The Maine Ingredient - What's On Your Plate?Tue 18 Oct 2011
Story by Donna Cravotta
In August, John Turenne and Alden Cadwell of Sustainable Food Systems led “The Maine Ingredient: A Local Foods Training for Schools.”
The goal of this three-day culinary bootcamp was to explore new menu offerings that are fresher, more nutritious, and cost-friendly in the face of severe budget constraints—all while working in a collaborative environment with food service directors, kitchen managers, and the 65 school chefs in the district.
During the first day of training, food service workers from several schools came together to learn more about “sustainable food systems”, and what the impacts are upon themselves, their students, their communities, and the planet. After a delicious lunch made by Bon Appetit, based on local ingredients and from-scratch cooking methods, Michial Russell, Farm Manager of Pearson Town Farm, took the group on a farm tour to explore what a sustainable food system actually looks, smells, sounds, feels, and tastes like.
For the next two days, school district personnel worked with John and Alden to learn new recipes and test out new kitchen equipment, which was recently purchased as a result of a Healthy Lakes’ Communities Putting Prevention to Work grant. The new equipment includes robot coupes (industrial food processors), immersion blenders, salad spinners, potato punches, and more.
Over 15 recipes were tested and tasted, including homemade from scratch five-vegetable tomato sauce, mac and cheese and all time favorite fat fries, a healthy baked version of French fries made from local potatoes. Here are a few of the recipes scaled for both school and home portions.
School Board members, administrators, teachers, and staff all stepped up to the plate to be the first to try these new offerings. And while everyone has their individual preferences, it was clear that these recipes could be enjoyed by all.
This September the local school kids in Cumberland County were pleasantly surprised by the tasty and healthy new options on their lunch trays! School Health Coordinator, Courtney Kennedy reported "As a result of the training food service staff feel more confident in creating healthy and wholesome meals that are made from scratch. I just had lunch with students at a school during Maine Harvest Lunch, where we used a recipe from the Maine Ingredient Training, fat fries, and the students were raving about them."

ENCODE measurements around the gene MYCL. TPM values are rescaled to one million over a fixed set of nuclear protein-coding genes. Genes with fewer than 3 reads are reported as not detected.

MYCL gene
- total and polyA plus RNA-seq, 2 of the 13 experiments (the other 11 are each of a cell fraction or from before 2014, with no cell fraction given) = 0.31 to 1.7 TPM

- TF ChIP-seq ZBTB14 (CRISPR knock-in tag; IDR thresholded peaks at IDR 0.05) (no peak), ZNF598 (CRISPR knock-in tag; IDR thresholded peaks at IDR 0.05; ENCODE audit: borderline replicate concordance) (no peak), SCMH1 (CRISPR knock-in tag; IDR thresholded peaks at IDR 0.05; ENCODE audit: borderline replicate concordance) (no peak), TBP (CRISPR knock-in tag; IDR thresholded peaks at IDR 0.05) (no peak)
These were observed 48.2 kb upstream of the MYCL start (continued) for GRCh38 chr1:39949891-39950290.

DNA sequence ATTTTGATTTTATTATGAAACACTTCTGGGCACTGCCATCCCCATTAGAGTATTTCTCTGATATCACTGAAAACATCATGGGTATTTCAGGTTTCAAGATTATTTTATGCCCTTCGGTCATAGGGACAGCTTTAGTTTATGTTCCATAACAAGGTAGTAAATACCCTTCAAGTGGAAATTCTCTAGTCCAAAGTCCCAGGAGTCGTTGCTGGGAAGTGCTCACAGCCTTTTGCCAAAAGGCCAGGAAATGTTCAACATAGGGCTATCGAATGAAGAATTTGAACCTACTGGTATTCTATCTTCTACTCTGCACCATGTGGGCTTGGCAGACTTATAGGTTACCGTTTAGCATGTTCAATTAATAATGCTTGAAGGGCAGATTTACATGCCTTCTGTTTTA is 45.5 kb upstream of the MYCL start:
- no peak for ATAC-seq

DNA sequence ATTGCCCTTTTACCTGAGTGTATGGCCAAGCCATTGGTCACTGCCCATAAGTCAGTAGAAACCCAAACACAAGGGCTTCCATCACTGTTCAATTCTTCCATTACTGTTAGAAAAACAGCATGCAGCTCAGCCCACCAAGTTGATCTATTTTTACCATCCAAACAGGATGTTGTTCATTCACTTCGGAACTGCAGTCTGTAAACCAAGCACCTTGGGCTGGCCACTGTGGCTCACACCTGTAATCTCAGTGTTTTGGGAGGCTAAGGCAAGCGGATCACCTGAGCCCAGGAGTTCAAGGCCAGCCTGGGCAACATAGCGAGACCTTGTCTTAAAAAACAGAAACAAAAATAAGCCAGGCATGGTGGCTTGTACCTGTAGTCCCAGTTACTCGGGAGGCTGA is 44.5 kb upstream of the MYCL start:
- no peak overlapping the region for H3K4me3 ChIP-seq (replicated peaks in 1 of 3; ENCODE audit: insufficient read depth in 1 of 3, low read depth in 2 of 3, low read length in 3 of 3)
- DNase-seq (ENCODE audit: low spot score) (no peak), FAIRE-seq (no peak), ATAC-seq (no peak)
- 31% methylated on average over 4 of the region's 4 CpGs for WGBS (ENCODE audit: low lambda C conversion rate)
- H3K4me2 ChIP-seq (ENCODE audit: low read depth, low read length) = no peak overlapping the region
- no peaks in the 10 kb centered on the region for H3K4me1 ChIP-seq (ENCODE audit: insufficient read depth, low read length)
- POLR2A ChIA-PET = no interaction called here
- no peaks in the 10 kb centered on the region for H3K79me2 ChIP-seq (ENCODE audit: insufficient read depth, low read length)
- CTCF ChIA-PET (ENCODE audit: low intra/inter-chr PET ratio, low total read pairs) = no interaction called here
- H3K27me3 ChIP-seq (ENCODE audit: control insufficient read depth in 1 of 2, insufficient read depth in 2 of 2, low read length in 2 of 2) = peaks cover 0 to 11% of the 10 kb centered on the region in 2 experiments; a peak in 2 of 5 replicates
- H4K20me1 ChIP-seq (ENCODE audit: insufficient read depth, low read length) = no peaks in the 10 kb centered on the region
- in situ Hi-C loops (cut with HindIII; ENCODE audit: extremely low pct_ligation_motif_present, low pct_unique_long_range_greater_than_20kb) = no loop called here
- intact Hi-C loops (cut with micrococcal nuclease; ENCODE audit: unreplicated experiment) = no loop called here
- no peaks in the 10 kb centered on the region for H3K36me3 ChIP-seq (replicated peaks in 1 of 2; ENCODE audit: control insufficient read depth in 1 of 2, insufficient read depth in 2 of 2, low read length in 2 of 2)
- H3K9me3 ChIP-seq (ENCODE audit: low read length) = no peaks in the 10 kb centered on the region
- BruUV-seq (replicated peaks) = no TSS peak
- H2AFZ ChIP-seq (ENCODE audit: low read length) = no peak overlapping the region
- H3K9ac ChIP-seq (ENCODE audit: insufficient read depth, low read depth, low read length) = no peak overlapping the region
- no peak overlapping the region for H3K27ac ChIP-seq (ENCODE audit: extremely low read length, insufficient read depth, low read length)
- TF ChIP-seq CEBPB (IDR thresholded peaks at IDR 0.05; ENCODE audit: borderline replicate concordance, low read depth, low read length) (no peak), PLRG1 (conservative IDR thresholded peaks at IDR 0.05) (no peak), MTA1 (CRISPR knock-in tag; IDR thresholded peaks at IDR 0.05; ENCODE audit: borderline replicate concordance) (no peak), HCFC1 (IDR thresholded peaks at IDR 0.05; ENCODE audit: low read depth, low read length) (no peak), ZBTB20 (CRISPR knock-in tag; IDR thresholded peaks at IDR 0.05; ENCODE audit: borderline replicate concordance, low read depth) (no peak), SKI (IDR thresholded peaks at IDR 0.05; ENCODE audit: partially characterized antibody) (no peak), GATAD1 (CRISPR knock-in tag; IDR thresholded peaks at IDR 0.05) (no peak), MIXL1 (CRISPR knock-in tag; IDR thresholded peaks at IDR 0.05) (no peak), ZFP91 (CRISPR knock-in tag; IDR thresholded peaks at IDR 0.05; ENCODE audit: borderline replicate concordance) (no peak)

The importance of food choices and the impact these decisions have on their bodies and their community and how to share this information with students, staff and families was also included in the program. Approximately 60 percent of the adults in Cumberland County are overweight; this is a step in the right direction to turn this statistic around.
John has long been a quiet force in the school food movement, while still working as an Executive Chef at Yale University, he started the Yale Sustainable Food Project with support from Alice Waters of Chez Panisse. He was one of nine chefs invited to the White House to help formulate the Chefs Move to Schools program, a part of Michelle Obama's Let's Move initiative to combat childhood obesity. Both John and Alden were the consulting chefs or the “reality behind the reality show” as part of Jamie Oliver’s Food Revolution in Huntington, West Virginia.
Sustainable Food Systems, John's consulting business, helps institutions and organizations incorporate practices that value and care for the earth, local food producers and food in their dining programs.
The Maine Ingredient was generously funded by the Federal Communities Putting Prevention to Work (CPPW) initiative, the Community Food Security Coalition, the People's Regional Opportunity Program and the City of Portland.
About the author: Article compiled by Donna Cravotta, including information and photos provided by Adam Burk, Program Coordinator for Sustainable Community Health Communities Putting Prevention to Work A program of PROP-People's Regional Opportunity Program www.wherepeoplecomefirst.org
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